The experience a partner has with a vendor can be multifaceted: informative and beneficial or confusing and unsatisfying. Everything a partner experiences makes up the partner journey. Think about it: When your partners set out to do anything with your program, what is their experience? What is the process? Do they walk away with an understanding of what the benefit is to them? Are they able to accomplish their goals?
I recently interviewed several partners about resources their vendors provide for them. When I asked why they launched more business with a specific vendor over another, their answer inevitably was either, “My channel account manager navigates the process for me,” or, “Their portal is much easier to navigate and find what I need.” Those are telling statements: Your company could have a superior product, more market share and a more robust channel team, but if your portal is difficult to navigate you’re getting less partner engagement than your competition.
Defining the Partner Journey
Whatever channel partners set out to do—whether it’s join your partner program, find something on the portal, customize content or send an email from your marketing automation tool—each and every experience they have can be defined as a journey. As you think of your partners’ journey, there are several questions to consider: If you weren’t the architect behind many of their programs, would you know how to navigate? As you make your way through your resources, do they make sense? Are they what partners want? Are they going to help partners build their business? Whether their journey is a good experience or a challenge is entirely up to you and your process for their journey.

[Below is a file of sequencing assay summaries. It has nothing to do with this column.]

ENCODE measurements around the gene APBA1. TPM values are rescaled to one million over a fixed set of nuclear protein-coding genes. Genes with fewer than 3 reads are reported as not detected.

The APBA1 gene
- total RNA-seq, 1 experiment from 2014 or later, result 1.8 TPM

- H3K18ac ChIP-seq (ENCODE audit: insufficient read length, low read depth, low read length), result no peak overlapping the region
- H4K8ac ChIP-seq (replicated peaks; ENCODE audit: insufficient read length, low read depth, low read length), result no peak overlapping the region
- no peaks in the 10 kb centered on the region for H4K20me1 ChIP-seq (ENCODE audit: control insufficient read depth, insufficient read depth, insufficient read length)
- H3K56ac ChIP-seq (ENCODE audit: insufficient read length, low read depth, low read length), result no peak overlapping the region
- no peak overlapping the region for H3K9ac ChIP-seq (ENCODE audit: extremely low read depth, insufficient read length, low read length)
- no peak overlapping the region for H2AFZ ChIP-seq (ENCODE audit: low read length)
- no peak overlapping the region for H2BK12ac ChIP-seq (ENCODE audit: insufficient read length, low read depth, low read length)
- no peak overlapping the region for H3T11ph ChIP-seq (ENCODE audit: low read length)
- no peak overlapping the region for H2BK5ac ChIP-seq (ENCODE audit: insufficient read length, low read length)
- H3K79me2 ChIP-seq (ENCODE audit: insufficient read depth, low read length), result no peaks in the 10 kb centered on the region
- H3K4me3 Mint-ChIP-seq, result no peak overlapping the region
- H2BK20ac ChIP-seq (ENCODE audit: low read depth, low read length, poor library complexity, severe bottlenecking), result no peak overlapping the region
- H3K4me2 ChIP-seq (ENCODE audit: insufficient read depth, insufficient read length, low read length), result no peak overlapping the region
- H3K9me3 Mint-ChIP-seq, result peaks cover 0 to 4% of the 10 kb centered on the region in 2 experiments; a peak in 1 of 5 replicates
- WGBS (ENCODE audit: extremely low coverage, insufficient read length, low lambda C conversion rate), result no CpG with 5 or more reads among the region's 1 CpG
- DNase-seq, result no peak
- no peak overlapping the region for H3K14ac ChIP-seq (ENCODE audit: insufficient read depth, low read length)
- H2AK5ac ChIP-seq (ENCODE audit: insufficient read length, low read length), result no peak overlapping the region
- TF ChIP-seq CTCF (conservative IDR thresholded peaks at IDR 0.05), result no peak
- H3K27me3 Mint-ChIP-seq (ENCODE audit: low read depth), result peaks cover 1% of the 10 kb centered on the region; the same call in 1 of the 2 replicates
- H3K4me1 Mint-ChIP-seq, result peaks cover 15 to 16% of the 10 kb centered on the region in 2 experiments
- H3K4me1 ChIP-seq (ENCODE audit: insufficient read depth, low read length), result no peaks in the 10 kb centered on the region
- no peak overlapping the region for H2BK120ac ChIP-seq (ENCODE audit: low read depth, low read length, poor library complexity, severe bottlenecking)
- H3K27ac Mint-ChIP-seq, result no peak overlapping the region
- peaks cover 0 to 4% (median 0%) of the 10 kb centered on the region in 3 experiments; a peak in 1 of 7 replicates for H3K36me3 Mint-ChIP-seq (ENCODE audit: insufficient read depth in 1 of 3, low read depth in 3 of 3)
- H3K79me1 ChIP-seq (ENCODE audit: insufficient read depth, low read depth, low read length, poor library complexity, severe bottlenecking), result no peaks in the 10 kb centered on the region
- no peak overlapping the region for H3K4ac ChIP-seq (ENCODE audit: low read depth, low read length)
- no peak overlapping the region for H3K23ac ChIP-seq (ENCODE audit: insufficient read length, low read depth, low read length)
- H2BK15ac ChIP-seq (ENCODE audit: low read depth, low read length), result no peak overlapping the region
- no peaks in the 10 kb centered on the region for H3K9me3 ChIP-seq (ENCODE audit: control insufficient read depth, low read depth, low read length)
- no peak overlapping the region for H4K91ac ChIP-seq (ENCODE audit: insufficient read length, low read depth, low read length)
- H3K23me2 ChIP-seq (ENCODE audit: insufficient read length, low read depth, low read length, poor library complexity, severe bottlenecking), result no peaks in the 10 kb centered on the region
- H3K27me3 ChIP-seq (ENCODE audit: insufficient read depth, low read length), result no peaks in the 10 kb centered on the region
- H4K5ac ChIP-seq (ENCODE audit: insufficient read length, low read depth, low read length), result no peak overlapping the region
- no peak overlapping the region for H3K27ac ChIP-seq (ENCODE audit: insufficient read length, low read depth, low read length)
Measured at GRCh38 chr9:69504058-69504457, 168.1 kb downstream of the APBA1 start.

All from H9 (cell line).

Is a Challenging Partner Journey a Bad Thing?
Some of you may be thinking, “So what? If my partners want my resources or want to work with us, they’ll jump through our hoops.” While partners may not stomp their feet or stop doing business with you, a difficult partner journey can make an impact.
Think of your own experience: When registering for something or eating at a nice restaurant, if the process is more difficult than it should be, are you running back to do business with them again? I’m certainly not. I’ve gone so far as to not lease the same brand of car to avoid working with a difficult service department.
Creating a Successful Partner Journey
As with everything in life, one size does not fit all when it comes to the partner jourey. However, you should start by asking your partners what they need. There’s nothing worse than creating a program in a bubble and then proudly showing your partners the shiny new program you made, only to be shot down with dirty looks because it doesn’t support their business at all. Show you understand their business by asking them before you create something.
The next step—which probably is going to be the most challenging—is to take an objective look at the process. Envision yourself standing at the base of a trail. Does the journey look like it’s going to be straightforward and teach you things along the way, or are you looking at the start of the Labyrinth movie and David Bowie is laughing at you try to navigate your way? (Did I just date myself?)
Ask your peers! Regardless of whether they’ve been through the process, they can act as a partner would and try to navigate their way. Do they get lost? Do they see the value?
Finally, and most importantly, ask your partners! Not just your advisory board—ask an everyday, mom-and-pop, working-out-of-the garage partner to navigate your process. Is the partner getting what it needs? If not, you need to reassess.
How do you think your partner journey looks today? Anything you’d like to share on the process?
Contributing blogger Heather K. Margolis, the Channel Maven, has led channel programs for major IT companies.